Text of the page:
“Can you find Sylvester for me?” I asked, letting go of Quentin’s hand before shrugging out of my leather jacket and handing it to him. He took it without comment or complaint. As a working courtier, taking my coat was part of his job. He’d have been a lot more likely to object if I’d tried to walk into the dance with the jacket still on.
Quentin nodded. “I should be able to.”
“Good. I’ll be over there.” I indicated a relatively clear stretch of wall, suitable for leaning against and waiting. Quentin nodded again and turned, vanishing into the crowd with admirable speed. I moved more cautiously, skirting the edge of the dance floor until I reached the wall. A Brownie passed with a tray of drinks. I snagged a glass of wine and settled in to watch the room.
Beltane is one of the fixed points of the fae year, when the Unseelie Court steps down in favor of the Seelie and everything starts over. It used to be celebrated only by Titania’s descendants, but it’s become more general since the King and Queens disappeared. Now even Maeve’s lines come to join in the fun. The fae equivalent of going secular, I suppose.
“Toby!” shouted May. I turned to see her bearing down on me, tugging a dark-haired woman along with her. “There you are!”
“Here I am,” I agreed.
My Fetch wore a subdued smoke-gray dress that complemented our mutual skin tone, accented with opal jewelry in tarnished silver settings. She looked fabulous. She also looked almost shy as she stopped in front of me, the dark-haired woman stopping next to her. “Toby, I want you to meet my date, Jasmine.”
I nearly choked on my wine. “Your
“My date. Remember, I told you I had one?” She leaned over to pluck the glass from my hand. “Jasmine, this is my roommate, Toby Daye.”
“Most people call me Jazz,” said Jasmine, with a semiavian bob of her head. “May’s told me so much about you. It’s great to finally meet you.”
Still coughing from the wine I’d inhaled, I gave Jazz a quick once-over without even trying to be subtle. She was barefoot under her brown velvet gown, and barely topped five feet. Her skin was a rich medium-brown, and her hair was glossy black, filled with green-and-blue highlights. Her eyes were amber, rimmed with brown. Bird’s eyes. They confirmed her bloodline; Raven-dancer, skinshifter cousins of the Swanmays, probably from one of the flocks that originated in India.
Raven-dancers used to be considered death omens. Just like Fetches.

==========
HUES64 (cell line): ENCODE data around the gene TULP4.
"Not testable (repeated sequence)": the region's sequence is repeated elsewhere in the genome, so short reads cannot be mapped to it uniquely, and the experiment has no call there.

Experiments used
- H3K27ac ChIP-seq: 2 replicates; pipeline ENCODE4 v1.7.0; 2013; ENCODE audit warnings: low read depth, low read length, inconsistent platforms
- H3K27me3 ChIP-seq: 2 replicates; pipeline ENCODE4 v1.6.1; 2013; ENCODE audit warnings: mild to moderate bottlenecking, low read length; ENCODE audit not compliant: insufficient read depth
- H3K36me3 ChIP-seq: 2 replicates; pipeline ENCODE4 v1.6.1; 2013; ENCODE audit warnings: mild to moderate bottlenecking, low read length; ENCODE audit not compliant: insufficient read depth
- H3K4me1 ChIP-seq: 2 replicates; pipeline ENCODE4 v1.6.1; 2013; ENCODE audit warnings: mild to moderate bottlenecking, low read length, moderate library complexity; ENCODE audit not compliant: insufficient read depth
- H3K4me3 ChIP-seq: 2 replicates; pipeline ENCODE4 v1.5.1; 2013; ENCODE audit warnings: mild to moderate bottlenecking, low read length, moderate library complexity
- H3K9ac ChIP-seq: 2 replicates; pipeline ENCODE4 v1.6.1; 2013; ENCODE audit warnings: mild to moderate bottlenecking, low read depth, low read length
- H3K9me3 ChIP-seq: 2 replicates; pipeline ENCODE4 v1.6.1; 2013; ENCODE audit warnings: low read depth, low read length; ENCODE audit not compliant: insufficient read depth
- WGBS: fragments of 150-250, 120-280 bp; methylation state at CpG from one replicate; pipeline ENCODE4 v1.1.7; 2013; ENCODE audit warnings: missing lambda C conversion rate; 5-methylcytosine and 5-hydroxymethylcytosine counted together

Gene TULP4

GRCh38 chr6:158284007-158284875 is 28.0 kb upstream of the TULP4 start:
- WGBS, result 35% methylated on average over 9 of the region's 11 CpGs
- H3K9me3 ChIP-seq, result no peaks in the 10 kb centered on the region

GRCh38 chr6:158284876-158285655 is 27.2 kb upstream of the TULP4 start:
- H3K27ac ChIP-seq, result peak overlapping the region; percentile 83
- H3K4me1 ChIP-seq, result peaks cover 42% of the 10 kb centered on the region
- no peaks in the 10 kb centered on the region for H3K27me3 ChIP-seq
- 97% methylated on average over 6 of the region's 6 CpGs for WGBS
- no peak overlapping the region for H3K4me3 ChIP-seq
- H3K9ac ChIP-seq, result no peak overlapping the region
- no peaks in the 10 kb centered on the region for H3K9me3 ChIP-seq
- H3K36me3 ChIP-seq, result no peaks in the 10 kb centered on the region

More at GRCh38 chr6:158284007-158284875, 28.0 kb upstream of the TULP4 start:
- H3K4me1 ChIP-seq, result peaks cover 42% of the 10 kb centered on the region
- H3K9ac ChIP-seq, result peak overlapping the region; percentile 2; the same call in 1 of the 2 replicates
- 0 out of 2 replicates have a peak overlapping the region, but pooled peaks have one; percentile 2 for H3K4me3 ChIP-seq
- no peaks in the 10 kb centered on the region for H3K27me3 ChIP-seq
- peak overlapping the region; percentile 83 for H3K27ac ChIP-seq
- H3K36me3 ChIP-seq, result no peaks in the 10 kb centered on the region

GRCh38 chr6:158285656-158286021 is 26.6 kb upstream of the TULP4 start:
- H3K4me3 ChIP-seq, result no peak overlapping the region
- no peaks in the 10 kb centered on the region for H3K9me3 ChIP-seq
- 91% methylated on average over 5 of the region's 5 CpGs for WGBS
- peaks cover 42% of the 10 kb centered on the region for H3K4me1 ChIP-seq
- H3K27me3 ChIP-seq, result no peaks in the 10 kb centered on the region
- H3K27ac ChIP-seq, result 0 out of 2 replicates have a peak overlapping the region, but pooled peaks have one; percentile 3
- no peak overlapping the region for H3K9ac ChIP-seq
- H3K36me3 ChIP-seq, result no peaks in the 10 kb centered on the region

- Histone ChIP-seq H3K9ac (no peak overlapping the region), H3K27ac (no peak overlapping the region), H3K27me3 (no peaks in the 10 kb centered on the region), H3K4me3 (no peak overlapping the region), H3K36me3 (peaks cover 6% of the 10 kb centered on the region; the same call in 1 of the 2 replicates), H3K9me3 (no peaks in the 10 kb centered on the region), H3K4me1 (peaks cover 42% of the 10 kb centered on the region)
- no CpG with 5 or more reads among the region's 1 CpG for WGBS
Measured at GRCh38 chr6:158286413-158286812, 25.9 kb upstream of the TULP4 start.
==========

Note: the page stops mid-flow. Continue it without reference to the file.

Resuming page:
Catching my appraisal, Jasmine said, “I promise my intentions are good.”
May laughed. “Don’t mind Toby. She’s my parent and original.”
It takes more than an unexpected girlfriend to get me too flustered for Shakespeare. “Fairy, skip hence,” I replied. “I have forsworn your bed and company.”
“Haven’t,” she countered. “The rent would be awful, and you’d have no one to do the dishes.”
“Fair enough.” I turned to Jazz, offering her a smile. “Nice to meet you.”
“I know, right?” She grinned. I decided to like her. “I was starting to feel like May was hiding one of us away.”
“Toby’s been too busy inheriting a County to talk to us peons,” May said.
I groaned. “Oh, don’t start.”
Jazz cocked her head to the side. “You didn’t want it?”
“What gives you that idea?”
“The way you wrinkle your nose when May says ‘County.’ ” She laughed. “She wasn’t kidding when she said you looked alike.”
“There are reasons for that.” I gave May a sidelong look.
She shook her head. “It’s cool. She knows I’m your Fetch.”
“You do?” I looked back to Jazz, surprised. A lot of people won’t even talk to a Fetch. What sort of person dates one?
“I’m a raven.” She shrugged. “We’re psychopomps. If she wants to be an omen of death when we’re not hanging out, that’s cool.”
“So you’re saying you don’t mind if your girlfriend has a job?”
“Congratulations, May,” I said, reclaiming my glass. “You found someone weirder than you are.”
“It took work, but it was worth it.” She winked at me. “And now we’re off.”
“To do what?”
“Dance!” She grabbed Jasmine’s hand, hauling her back into the crowd. I returned to my spot against the wall. That’s yet another thing we don’t have in common: I hate dancing.